Nicolas Carr: Absence of Like

InsightaaS: In the most recent post from his Rough Type blog, Internet/IT philosopher Nicolas Carr discusses why “choice is not between Like and Dislike but rather between Like and Absence of Like,” with the effect that “by presenting a clean binary choice…the Like button serves the overarching goal of bringing human communication and machine communication into closer harmony.”


“We have already suggested, in an earlier installment of The Realtime Chronicles, that “that our new transcendentalism is one in which individual human operatives, acting in physical isolation as nodes on a network, achieve the unity of an efficient cybernetic system through the optimized exchange of parsimonious messages over a universal realtime bus.”…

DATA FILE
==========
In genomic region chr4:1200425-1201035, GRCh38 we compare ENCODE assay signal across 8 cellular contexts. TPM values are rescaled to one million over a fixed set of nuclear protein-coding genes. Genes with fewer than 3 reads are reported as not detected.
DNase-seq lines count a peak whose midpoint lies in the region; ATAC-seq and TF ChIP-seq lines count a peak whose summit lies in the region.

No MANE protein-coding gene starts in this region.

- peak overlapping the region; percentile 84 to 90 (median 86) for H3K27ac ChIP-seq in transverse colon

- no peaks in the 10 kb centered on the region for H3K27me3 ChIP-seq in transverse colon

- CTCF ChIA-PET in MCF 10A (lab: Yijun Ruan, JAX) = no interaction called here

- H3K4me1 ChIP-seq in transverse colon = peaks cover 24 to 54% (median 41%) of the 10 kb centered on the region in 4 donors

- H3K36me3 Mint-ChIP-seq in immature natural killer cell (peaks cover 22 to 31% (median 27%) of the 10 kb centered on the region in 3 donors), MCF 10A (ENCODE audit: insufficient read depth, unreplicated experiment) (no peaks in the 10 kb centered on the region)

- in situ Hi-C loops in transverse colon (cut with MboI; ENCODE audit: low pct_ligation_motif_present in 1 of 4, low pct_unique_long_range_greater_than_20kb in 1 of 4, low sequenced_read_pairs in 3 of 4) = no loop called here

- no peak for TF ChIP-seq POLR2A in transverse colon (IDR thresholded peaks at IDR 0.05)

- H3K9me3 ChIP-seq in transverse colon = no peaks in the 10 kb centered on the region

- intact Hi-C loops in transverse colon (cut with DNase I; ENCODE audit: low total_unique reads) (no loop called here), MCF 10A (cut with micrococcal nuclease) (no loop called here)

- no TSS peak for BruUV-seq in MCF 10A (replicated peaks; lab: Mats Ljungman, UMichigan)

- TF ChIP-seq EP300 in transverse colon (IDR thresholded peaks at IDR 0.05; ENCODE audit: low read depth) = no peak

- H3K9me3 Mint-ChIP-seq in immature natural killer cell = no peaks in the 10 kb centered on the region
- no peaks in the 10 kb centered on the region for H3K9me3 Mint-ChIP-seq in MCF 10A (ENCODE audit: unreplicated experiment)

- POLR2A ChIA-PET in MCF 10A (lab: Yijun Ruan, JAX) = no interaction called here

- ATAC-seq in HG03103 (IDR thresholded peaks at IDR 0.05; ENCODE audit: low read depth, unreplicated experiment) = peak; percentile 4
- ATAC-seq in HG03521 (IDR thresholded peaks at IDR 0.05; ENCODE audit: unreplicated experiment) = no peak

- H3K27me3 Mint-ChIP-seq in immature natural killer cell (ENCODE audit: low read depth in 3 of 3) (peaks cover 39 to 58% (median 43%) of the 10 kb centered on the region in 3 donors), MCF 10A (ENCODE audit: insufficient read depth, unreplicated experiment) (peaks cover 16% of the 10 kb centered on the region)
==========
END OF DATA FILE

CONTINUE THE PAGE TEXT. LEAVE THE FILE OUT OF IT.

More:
“There has long been, among a certain set of fussy Internet intellectuals, a sense of dissatisfaction with, if not outright hostility toward, Facebook’s decision to offer the masses a “Like” button for purposes of automated affiliation signaling without also offering a “Dislike” button for purposes of automated dis-affiliation signaling…The pro-Dislike crowd, in addition to being on the wrong side of history, don’t really understand the nature and functioning of the Like button. They believe it offers no choice, that it is a unitary decision mechanism, a switch forever stuck in the On position. Nothing could be further from the truth…”

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